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Chapter 4: Sampling Distributions and Estimation

4.7.3 Difference of Means

σ 12 σ 22
(a) ( X 1 − X 2 ) ± Zα / 2 + (Large samples OR σ 1 and σ 2 are known)
n1 n2

1 1
(b) ( X 1 − X 2 ) ± tα / 2 s P + (Small samples, σ 1 = σ 2 & unknown)
n1 n2
ν = n1 + n 2 − 2 = ( n1 − 1) + ( n2 − 1)
( n1 − 1) s12 + ( n 2 − 1) s22
sP =
n1 + n 2 − 2

Example 7

A standardized chemistry test was given to 50 girls and 75 boys. The girls made an
average grade of 76 with a standard deviation of 6, while the boys made an average
grade of 82 with a standard deviation of 8. Find a 96% confidence interval for the
difference µ1 and µ2, where µ1 is the mean score of all boys and µ2 is the mean score
of all girls who might take this test.

Example 8

In a batch chemical process, two catalysts are being compared for their effect on the
output of the process reaction. A sample of 12 batches was prepared using catalyst 1
and a sample of 10 batches was obtained using catalyst 2. The 12 batches for which
catalyst 1 was used gave an average yield of 85 with a sample standard deviation of
4, while the average for the second sample gave an average of 81 and a sample
standard deviation of 5. Find a 90% confidence interval for the difference between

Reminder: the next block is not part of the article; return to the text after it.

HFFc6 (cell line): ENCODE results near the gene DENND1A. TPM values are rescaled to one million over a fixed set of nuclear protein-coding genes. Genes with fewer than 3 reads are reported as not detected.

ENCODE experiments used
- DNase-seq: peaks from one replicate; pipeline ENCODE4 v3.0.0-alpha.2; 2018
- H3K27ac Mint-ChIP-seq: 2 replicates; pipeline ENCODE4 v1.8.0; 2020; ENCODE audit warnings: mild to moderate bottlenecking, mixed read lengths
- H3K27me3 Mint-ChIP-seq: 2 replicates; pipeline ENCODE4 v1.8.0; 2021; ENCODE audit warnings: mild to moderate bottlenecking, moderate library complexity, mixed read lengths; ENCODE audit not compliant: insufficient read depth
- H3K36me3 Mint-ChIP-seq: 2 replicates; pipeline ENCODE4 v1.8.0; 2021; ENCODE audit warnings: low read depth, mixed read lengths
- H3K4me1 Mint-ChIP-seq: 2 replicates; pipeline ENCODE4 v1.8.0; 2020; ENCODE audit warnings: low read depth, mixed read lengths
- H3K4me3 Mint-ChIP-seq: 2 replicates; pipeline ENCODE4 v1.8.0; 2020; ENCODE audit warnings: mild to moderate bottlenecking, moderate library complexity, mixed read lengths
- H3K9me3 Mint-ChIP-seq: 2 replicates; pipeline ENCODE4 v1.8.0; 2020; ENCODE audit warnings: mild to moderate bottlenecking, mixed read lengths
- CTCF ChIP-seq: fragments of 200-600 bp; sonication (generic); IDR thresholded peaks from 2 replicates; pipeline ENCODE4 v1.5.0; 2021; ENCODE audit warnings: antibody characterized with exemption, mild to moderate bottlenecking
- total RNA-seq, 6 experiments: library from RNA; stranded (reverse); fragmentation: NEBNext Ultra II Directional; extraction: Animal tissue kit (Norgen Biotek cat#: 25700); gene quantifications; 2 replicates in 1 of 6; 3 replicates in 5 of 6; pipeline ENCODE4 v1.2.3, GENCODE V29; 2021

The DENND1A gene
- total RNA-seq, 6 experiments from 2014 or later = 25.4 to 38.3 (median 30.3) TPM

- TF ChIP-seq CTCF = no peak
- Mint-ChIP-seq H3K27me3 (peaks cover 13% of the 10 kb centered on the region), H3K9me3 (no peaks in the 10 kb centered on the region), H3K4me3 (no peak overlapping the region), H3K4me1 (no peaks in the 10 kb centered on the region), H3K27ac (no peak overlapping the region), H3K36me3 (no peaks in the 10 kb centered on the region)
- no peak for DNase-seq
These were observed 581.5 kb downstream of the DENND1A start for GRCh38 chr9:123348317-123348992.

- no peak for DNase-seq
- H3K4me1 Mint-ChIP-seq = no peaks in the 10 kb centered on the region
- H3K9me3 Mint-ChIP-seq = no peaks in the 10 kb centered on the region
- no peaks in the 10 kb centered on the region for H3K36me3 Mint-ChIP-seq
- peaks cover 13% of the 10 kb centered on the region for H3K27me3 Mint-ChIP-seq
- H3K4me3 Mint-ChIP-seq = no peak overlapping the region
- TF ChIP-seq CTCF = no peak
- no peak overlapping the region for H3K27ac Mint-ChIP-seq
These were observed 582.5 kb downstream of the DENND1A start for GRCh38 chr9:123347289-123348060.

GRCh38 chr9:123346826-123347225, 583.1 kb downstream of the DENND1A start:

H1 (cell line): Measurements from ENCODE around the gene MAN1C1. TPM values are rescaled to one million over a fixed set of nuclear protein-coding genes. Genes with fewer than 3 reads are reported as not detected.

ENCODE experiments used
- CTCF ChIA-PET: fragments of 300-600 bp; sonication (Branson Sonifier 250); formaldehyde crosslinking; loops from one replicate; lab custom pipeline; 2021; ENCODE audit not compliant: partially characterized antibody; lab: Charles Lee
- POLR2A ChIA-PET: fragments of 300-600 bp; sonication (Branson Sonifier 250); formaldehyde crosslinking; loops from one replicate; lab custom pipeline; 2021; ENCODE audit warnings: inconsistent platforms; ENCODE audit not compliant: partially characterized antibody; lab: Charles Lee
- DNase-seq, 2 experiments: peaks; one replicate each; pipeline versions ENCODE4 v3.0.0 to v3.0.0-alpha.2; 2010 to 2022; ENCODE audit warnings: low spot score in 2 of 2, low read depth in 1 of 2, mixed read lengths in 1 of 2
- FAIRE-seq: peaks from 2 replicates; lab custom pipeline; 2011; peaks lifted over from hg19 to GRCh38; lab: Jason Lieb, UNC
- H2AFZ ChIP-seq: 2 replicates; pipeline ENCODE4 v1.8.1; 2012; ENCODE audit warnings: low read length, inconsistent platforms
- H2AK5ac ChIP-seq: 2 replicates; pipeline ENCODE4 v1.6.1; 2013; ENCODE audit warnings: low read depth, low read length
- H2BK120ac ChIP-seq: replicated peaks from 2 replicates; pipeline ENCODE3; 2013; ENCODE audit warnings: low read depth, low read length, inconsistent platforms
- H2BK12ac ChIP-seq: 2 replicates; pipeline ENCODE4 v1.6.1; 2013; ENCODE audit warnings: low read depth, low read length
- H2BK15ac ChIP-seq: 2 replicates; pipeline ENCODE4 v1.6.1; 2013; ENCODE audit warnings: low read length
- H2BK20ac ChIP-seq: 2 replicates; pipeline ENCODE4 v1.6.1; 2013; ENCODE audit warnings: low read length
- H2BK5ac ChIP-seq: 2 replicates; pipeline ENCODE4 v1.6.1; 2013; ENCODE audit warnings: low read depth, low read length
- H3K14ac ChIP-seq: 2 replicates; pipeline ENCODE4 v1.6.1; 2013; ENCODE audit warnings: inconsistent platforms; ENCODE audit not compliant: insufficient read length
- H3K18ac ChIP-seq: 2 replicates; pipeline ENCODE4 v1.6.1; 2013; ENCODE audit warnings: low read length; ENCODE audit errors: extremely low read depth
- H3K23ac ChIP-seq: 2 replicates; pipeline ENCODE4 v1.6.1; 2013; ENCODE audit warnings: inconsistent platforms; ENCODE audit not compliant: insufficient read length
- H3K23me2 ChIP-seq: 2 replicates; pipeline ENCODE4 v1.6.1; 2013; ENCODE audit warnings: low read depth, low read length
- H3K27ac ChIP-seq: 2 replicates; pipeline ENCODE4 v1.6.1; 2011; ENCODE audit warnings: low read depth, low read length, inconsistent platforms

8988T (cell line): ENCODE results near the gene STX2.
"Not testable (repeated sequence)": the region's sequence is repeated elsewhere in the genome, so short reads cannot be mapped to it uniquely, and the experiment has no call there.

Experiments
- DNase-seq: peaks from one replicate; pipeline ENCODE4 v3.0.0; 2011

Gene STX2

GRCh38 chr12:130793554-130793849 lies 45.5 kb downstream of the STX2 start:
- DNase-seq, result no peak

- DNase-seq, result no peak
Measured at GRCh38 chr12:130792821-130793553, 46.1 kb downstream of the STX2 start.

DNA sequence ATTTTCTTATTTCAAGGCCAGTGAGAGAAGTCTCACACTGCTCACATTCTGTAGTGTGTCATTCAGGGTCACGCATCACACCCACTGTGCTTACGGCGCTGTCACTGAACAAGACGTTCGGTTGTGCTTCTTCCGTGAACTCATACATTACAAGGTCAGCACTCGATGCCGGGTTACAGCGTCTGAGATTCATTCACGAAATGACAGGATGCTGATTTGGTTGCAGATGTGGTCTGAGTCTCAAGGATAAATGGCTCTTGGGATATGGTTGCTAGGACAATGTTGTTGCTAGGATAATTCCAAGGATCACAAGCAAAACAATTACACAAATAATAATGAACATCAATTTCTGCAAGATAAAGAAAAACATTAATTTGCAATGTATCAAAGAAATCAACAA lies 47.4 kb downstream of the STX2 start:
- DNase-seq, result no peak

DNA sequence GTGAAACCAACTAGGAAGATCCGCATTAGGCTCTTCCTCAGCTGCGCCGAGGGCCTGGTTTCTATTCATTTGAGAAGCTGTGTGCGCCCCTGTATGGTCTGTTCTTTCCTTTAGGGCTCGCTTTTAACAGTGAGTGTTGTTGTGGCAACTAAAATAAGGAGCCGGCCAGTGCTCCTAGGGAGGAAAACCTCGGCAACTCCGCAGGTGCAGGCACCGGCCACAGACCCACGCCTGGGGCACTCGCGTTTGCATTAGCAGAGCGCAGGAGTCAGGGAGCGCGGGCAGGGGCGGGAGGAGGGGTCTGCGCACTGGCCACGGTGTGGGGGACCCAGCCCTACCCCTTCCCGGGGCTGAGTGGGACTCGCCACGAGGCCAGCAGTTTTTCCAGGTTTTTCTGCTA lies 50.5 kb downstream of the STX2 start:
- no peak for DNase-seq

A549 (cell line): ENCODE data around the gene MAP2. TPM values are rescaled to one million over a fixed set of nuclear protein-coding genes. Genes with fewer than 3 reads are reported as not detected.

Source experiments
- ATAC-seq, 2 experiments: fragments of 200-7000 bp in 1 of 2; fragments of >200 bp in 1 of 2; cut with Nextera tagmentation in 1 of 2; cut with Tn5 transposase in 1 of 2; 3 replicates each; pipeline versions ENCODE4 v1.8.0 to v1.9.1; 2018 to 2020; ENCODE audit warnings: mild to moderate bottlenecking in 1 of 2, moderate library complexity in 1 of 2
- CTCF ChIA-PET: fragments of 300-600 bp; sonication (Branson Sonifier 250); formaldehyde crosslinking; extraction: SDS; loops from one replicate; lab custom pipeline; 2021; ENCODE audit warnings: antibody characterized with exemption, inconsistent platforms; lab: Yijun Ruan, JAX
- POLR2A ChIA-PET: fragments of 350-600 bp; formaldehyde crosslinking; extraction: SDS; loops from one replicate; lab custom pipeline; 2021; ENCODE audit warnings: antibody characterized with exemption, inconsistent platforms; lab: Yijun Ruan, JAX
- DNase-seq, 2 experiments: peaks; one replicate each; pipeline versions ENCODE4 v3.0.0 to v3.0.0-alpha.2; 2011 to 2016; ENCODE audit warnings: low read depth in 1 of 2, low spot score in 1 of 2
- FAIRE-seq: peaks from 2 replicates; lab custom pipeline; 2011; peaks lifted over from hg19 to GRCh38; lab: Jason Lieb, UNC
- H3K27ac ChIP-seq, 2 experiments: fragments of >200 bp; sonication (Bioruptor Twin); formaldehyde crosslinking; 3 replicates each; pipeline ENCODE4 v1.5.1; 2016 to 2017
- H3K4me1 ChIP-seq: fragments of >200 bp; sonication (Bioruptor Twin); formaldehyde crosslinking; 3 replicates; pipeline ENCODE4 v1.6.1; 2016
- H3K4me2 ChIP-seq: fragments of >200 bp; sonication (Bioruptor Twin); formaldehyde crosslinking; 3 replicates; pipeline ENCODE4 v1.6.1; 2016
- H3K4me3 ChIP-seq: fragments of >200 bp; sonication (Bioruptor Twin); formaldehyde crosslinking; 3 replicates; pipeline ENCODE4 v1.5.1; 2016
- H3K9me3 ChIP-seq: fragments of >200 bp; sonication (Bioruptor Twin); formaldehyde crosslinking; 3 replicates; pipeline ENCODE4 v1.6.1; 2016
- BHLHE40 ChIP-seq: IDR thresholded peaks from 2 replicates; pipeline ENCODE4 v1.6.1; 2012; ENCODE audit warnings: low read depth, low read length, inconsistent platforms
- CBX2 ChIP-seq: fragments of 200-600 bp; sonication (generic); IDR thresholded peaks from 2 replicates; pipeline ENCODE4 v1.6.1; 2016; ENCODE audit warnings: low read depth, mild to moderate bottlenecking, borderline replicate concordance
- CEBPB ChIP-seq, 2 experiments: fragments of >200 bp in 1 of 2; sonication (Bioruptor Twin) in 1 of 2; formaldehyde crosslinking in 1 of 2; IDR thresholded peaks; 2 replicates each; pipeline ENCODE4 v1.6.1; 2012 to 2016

the population means, assuming the populations are approximately normally
distributed with equal variances.

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Chapter 4: Sampling Distributions and Estimation

4.7.4 Difference of Proportions

pˆ 1 qˆ1 pˆ 2 qˆ 2
pˆ 1 − pˆ 2 ± Z α 2 +
n1 n2

Example 9

A certain change in a manufacturing procedure for component parts is being


considered. Samples are taken using both the existing and the new procedure in
order to determine if the new procedure results in an improvement. If 75 of 1500
items from the existing procedure were found to be defective and 80 of 2000 items
from the new procedure were found to be defective, find a 90% confidence interval
for the true difference in the fraction of defectives between the existing and the new
process.

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Chapter 4: Sampling Distributions and Estimation

EXERCISE: SAMPLIG DISTRIBUTIOS AD ESTIMATIO